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Wednesday, 30 July 2014

Reena Ranger's Women Empowered, Sewa Day, Movie Star Vivek Oberoi and Director Gurinder Chadha

Reena and her father Rami Ranger were kind enough to invite me along with my son and a friend to a spectacular evening recently held at the Bright Courtyard  Club in Baker Street earlier this month as their guests.

The event venue was light, bright and packed out, with well behaved audience members politely assembling in anticipation. Director Gurinder Chadha was there nice and early, amiable and chatty. Her husband Paul was in watchful attendance. It was good to catch up with her. They are preparing the West End opening of their musical "Bend in Like Bekham" and trying  to fit in a film (about Partitition)  before then.

People drank wine, ate canapes and mingled. As soon as the star guest, Vivek Oberoi, entered the room, there was a frisson with camera phones suddenly clicking away.

Reena confidently opened proceedings with a welcome address. Manoj Ladwa, Trustee of Sewa Day, a charity effort to serve the community round the world, talked about how he feels the need for service and shocked me with some heartfelt honesty about his relationship with his mother. Manoj handled communications for Indian PM Narendra Modi election campaign recently and is a quiet presence on the London scene. Other Sewa Day founders were also present.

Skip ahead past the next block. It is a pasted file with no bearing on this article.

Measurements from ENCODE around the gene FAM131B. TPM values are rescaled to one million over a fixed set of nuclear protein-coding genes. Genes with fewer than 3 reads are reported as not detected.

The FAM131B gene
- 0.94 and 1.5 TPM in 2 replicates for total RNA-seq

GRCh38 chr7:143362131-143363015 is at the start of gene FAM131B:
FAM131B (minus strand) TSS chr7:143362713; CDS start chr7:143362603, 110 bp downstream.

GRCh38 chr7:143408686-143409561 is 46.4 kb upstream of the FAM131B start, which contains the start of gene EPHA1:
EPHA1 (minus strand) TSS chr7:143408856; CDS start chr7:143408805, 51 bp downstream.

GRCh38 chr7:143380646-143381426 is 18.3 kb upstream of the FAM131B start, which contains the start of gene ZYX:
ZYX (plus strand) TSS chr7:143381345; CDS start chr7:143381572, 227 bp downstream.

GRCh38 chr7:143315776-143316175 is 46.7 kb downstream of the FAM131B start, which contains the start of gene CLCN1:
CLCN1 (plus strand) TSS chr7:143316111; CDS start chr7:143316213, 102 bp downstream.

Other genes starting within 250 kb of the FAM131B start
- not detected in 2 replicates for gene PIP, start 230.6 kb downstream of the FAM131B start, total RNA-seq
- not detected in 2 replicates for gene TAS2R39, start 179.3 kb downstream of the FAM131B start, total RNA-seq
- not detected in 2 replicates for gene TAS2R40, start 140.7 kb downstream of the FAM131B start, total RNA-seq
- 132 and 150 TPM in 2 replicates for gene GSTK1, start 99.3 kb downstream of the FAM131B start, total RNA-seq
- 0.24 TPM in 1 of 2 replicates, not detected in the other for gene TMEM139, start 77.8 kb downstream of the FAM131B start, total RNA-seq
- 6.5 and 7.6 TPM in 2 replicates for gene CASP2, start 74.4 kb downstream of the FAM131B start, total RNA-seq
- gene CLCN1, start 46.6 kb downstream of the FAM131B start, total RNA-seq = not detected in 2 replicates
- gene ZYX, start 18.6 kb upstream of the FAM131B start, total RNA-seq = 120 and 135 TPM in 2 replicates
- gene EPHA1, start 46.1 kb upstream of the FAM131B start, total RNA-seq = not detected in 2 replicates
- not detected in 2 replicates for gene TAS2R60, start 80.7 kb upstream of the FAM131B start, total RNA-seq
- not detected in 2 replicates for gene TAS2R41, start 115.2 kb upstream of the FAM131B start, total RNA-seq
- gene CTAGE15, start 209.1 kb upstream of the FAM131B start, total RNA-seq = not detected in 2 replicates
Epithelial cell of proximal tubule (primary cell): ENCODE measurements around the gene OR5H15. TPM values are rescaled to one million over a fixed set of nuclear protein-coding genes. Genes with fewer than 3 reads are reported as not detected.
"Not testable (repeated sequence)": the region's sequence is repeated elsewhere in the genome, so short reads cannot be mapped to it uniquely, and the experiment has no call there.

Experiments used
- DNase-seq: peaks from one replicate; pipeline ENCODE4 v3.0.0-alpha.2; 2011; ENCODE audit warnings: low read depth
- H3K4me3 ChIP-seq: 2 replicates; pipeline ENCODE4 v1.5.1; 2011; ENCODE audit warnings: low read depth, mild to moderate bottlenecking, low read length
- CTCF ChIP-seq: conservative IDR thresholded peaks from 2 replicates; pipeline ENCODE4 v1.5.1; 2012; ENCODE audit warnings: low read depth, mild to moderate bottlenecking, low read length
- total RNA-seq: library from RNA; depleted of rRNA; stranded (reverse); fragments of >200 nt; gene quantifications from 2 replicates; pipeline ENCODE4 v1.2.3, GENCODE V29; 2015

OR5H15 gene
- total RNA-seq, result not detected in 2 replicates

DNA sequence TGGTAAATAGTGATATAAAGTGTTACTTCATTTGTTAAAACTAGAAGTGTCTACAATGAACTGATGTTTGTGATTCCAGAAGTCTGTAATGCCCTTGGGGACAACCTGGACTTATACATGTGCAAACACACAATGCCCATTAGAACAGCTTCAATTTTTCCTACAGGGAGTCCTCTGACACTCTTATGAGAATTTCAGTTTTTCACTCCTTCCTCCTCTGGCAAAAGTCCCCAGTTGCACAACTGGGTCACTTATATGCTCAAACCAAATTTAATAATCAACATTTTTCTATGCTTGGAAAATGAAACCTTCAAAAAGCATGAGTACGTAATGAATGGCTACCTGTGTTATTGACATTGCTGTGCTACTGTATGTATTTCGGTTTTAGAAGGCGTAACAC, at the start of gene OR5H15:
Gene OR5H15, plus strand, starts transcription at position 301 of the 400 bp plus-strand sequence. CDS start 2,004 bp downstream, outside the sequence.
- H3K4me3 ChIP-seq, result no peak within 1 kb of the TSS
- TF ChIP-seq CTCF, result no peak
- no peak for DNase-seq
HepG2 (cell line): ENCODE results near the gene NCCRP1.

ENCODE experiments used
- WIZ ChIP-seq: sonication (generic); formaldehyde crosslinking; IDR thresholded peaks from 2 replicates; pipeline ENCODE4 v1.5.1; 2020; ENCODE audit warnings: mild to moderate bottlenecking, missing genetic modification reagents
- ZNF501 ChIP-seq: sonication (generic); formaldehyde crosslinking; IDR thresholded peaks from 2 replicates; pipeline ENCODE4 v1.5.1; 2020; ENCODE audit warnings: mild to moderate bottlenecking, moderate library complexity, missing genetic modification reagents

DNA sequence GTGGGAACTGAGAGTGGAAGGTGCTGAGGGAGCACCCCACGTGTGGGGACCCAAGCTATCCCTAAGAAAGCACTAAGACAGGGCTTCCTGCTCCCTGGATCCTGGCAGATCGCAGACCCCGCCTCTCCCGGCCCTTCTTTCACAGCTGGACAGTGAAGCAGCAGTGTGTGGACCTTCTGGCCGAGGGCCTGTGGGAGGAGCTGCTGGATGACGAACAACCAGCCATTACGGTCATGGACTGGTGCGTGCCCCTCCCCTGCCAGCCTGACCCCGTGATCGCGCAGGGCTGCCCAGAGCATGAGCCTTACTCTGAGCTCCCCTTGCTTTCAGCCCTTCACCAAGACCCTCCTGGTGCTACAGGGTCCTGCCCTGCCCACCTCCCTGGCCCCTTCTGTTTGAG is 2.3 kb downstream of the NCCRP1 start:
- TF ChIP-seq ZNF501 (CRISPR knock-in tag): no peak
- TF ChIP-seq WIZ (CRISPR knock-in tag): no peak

Gurinder and Vivek took to the stage and Gurinder started asking the gently spoken, slim actor her questions.
Vivek has a stellar Bollywood career but he has devoted a huge amount of his time and energy to doing good. He was awarded the Red and White Bravery Award for helping rebuild a tsunami-hit village. He is the WHO's anti-tobacco spokesperson, and supports a whole host of charities including Banyan, which works towards rehabilitating mentally challenged, homeless women.
His passion for helping others was palpable and confounded expectation. At times, he became emotional when discussing service to others and the joy he derives from sharing with those perhaps less fortunate than himself.

While our photos were being taken I was able to ask Vivek an exclusive  question on tape, about why he felt it was important to attend the event. He told me,

"It almost didn't happen, actually. I was pretty busy at work, and I called up Manoj, and I was like, "Is it OK if I postpone this?" [He replied] "You have to make it." "And I just decided on the spur of the moment that no, I should come out here and reach out to people. I'm actually heading back tomorrow. I just came in only for this. To reach out to people and make a difference. That's why it's so important. The kind of people that were here today can have a very deep impact on a much larger society. I think we can take the flame forwards."

Of the Indian film stars I have interviewed over the past year or two, Vivek Oberoi impressed me as the one most committed to service. He clearly forms a special bond with those he meets through this work and they, in turn, have an impact on him.

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